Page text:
I've now got two lovely ones, with a nice central touchpad, but in the UK they can be rather hard to track down :-( Well worth the effort though, and after the initial adjustment period I find them much, much faster for standard GUI work. Painting and FPSs don't work so well but for pretty much anything else I find touchpads a major bonus.
  • Marble Mouse (Score:5, Informative)

    by internic ( 453511 ) on Thursday July 13, 2006 @10:57PM (#15716442)

    Logitech makes a sort of trackball they call a "marble mouse". Perhaps it's the kind you've already tried, but I thought it was worth a mention. You can see some info from their site []. The bottom line it that it's a trackball that you operate with your index (and/or middle) finger rather than your thumb (as is traditional). I still use my thumb to click buttons, but it's a lot less work. If that's an issue, you can probably configure the computer to reverse left and right clicks, which would make the action even less frequent. I found it a bit akward to use at first, but I got used to it pretty quickly.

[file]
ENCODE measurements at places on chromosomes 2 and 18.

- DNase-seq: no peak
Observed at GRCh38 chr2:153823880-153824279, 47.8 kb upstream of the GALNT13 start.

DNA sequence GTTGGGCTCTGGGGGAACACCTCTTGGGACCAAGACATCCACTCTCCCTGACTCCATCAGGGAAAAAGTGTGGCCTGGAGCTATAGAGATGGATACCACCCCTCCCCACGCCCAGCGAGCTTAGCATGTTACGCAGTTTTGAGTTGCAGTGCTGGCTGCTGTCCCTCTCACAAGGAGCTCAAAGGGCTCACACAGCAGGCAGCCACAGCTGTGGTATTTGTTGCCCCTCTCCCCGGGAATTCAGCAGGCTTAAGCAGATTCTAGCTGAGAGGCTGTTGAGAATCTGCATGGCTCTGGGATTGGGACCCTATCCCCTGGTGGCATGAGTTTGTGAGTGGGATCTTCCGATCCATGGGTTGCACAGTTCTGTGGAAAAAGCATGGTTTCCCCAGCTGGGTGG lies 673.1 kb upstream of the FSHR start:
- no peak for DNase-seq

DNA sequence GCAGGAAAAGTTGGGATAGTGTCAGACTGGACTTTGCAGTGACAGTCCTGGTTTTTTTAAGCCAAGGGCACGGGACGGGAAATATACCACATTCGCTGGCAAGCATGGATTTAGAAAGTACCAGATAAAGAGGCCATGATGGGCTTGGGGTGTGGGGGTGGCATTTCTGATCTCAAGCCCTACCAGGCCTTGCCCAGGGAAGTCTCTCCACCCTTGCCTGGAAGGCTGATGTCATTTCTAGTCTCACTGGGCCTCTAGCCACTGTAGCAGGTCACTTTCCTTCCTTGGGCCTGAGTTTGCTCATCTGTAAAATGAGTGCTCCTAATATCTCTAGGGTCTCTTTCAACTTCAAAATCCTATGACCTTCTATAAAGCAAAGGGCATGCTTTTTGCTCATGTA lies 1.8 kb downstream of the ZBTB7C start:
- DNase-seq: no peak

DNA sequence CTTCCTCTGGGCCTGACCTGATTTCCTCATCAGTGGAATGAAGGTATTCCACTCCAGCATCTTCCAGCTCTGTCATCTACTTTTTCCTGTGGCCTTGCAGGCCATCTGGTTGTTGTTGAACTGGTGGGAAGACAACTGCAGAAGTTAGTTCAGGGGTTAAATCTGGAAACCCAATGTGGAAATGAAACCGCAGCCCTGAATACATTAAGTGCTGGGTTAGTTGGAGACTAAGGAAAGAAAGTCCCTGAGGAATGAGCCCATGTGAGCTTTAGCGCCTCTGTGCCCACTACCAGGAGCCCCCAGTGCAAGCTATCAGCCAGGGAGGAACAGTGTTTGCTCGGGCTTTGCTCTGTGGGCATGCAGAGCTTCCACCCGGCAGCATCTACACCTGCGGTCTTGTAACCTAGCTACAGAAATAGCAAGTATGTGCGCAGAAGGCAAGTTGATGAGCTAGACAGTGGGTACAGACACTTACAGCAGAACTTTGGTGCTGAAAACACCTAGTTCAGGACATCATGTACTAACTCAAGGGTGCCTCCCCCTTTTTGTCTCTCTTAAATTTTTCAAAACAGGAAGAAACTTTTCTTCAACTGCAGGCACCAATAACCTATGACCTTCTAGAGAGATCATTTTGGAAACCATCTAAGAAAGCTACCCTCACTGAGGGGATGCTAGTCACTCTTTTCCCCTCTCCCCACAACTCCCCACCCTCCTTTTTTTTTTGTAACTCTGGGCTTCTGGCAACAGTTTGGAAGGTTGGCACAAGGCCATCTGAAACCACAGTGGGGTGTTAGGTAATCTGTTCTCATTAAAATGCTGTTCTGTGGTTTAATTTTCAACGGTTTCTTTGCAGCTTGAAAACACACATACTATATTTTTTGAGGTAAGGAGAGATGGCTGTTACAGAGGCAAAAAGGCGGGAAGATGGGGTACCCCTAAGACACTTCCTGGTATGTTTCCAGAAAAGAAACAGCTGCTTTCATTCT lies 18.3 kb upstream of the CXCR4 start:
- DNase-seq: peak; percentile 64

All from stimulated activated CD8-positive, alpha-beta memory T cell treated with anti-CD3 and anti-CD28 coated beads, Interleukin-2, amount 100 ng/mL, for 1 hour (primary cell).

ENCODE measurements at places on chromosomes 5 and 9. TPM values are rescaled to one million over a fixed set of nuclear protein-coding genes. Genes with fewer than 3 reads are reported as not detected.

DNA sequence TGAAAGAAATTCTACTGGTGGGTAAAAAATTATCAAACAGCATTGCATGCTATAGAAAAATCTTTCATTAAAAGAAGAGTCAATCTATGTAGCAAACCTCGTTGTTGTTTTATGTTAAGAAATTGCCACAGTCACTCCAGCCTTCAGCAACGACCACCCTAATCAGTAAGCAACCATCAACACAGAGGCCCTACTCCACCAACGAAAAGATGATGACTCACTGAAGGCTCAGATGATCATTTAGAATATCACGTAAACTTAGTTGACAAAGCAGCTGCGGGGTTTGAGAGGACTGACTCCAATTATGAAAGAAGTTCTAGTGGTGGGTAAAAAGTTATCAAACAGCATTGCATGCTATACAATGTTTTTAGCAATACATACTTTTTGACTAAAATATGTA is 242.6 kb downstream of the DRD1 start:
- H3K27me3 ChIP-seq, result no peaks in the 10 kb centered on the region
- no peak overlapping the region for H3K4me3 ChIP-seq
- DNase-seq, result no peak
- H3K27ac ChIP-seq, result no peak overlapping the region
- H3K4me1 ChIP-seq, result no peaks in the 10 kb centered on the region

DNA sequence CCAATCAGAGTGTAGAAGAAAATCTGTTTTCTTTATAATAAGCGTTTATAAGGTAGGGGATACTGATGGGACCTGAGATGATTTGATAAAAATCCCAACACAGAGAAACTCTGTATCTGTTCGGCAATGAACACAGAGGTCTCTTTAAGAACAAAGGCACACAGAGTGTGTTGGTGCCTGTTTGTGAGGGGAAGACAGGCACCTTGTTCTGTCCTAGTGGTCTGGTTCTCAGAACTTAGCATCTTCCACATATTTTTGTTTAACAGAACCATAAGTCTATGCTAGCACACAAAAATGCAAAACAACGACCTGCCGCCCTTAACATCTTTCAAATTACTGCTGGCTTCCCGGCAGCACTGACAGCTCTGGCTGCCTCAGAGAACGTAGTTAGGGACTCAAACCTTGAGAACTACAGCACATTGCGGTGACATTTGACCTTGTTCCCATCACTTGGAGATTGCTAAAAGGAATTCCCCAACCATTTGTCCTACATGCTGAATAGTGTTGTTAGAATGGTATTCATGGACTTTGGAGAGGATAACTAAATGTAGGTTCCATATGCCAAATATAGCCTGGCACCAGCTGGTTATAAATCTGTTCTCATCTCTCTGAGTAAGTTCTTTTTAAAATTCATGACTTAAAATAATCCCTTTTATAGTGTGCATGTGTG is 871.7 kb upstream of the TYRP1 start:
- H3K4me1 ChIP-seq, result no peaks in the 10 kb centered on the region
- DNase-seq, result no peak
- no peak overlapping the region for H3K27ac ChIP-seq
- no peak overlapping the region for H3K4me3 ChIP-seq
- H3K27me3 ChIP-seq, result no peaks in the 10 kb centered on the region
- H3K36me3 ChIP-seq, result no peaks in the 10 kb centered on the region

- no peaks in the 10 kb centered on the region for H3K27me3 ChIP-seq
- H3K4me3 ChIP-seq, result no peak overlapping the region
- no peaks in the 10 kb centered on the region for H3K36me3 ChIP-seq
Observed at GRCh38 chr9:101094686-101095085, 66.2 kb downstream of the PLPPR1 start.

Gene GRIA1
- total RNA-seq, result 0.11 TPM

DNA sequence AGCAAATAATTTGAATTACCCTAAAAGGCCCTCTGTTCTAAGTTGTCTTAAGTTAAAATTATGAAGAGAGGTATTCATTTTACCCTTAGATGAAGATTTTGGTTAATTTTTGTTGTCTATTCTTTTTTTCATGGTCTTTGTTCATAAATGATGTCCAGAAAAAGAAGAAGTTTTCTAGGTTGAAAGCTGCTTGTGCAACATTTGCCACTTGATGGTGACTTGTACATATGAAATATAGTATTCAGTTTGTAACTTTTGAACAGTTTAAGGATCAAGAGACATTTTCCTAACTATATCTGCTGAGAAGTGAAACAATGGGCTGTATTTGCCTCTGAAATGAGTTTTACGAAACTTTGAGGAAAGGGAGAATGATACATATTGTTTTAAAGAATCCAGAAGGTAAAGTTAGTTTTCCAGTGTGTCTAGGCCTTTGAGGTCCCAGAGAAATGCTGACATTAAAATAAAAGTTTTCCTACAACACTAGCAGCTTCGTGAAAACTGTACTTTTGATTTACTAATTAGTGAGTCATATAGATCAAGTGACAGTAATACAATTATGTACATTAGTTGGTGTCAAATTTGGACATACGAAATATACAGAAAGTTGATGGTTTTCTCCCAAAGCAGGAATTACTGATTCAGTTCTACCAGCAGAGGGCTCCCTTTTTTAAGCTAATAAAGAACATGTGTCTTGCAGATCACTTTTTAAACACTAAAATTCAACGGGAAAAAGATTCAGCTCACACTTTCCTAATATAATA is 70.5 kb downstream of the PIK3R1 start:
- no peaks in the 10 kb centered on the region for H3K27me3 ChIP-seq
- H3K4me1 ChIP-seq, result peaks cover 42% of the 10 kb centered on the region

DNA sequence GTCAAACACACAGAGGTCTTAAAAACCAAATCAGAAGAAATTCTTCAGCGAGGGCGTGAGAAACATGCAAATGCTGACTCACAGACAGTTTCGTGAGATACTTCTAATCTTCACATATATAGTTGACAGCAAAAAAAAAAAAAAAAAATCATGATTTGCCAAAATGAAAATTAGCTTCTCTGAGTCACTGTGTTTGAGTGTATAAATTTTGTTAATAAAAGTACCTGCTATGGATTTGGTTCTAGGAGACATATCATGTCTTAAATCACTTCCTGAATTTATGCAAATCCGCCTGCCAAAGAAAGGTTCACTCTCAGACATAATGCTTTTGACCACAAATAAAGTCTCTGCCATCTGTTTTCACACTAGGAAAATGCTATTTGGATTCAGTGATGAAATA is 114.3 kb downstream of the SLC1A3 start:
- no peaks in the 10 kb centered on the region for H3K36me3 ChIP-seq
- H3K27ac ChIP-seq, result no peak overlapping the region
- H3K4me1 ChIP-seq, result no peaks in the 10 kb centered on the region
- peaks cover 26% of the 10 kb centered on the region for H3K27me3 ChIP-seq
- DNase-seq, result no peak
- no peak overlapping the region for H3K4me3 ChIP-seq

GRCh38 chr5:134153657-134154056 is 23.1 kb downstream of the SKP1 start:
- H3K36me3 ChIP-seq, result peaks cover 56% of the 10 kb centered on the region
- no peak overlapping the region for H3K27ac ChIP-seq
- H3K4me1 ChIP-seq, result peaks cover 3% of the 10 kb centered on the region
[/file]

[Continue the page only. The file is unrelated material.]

• Plus it doesn't hurt that they're cheaper than a regular optical mouse (or at least, were at the bricks-and-mortar store I got mine at)
    • Re:Marble Mouse (Score:3, Informative)

      by Bastian ( 66383 )
      This relates to a question that pops to my mind - what kind of trackball? I can think of three kinds, all of which involve/allow very different motion. There's the marble mouse style, which the parent just mentioned. There's also another Logitech trackball that you manipulate with your thumb. From my own personal experience (mousing gave me a minor case of tendonitis) this is the worst kind of trackball for people with RSI - it made mine worse instead of better in the long run.

      The third kind is the clas
  • Keyboards (Score:2, Informative)

    by enmane ( 805543 )
    I find most desktop keyboards are subpar and almost all laptop keyboards to be horrible.

    Here's what I use and as a sufferer of RSS, I highly recommend the Goldtouch keyboards []

    I use one with my laptop and it is great. I have also had some luck with,
    1) icing my wrists as there seems to be swelling,
    2) having a chiropractor adjust the vertebrae between my shoulder blades as they tend to get screwed up by the leaning/hunching over as my RSS is in both hands a